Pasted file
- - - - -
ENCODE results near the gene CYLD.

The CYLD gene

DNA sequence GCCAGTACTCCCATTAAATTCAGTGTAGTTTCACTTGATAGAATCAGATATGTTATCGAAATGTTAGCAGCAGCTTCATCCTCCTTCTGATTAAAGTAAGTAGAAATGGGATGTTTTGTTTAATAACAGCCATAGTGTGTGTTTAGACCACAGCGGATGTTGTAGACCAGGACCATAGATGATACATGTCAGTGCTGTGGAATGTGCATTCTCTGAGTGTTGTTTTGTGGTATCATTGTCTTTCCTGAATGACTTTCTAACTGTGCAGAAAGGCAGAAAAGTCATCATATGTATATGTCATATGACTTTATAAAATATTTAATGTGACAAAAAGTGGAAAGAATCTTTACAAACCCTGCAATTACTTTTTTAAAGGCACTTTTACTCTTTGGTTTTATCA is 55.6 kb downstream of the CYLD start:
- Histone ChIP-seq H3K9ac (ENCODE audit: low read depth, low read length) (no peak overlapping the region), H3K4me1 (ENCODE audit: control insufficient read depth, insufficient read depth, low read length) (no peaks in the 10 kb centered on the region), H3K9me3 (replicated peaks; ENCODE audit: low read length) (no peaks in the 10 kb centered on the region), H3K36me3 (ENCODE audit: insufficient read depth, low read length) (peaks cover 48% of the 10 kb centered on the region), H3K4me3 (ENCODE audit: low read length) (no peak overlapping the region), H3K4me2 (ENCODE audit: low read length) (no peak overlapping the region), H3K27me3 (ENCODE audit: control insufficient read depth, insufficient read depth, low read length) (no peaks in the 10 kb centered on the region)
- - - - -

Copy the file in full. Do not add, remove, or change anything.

ENCODE results near the gene CYLD.

The CYLD gene

DNA sequence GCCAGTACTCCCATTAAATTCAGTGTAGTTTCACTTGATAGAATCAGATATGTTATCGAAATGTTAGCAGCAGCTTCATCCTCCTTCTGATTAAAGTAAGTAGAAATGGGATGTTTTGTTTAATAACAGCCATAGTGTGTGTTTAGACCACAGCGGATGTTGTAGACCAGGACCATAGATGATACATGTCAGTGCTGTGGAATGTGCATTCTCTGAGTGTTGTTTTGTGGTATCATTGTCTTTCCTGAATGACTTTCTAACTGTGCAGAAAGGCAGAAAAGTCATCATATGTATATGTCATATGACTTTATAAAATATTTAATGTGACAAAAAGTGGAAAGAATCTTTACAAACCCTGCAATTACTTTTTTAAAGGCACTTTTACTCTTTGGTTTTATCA is 55.6 kb downstream of the CYLD start:
- Histone ChIP-seq H3K9ac (ENCODE audit: low read depth, low read length) (no peak overlapping the region), H3K4me1 (ENCODE audit: control insufficient read depth, insufficient read depth, low read length) (no peaks in the 10 kb centered on the region), H3K9me3 (replicated peaks; ENCODE audit: low read length) (no peaks in the 10 kb centered on the region), H3K36me3 (ENCODE audit: insufficient read depth, low read length) (peaks cover 48% of the 10 kb centered on the region), H3K4me3 (ENCODE audit: low read length) (no peak overlapping the region), H3K4me2 (ENCODE audit: low read length) (no peak overlapping the region), H3K27me3 (ENCODE audit: control insufficient read depth, insufficient read depth, low read length) (no peaks in the 10 kb centered on the region)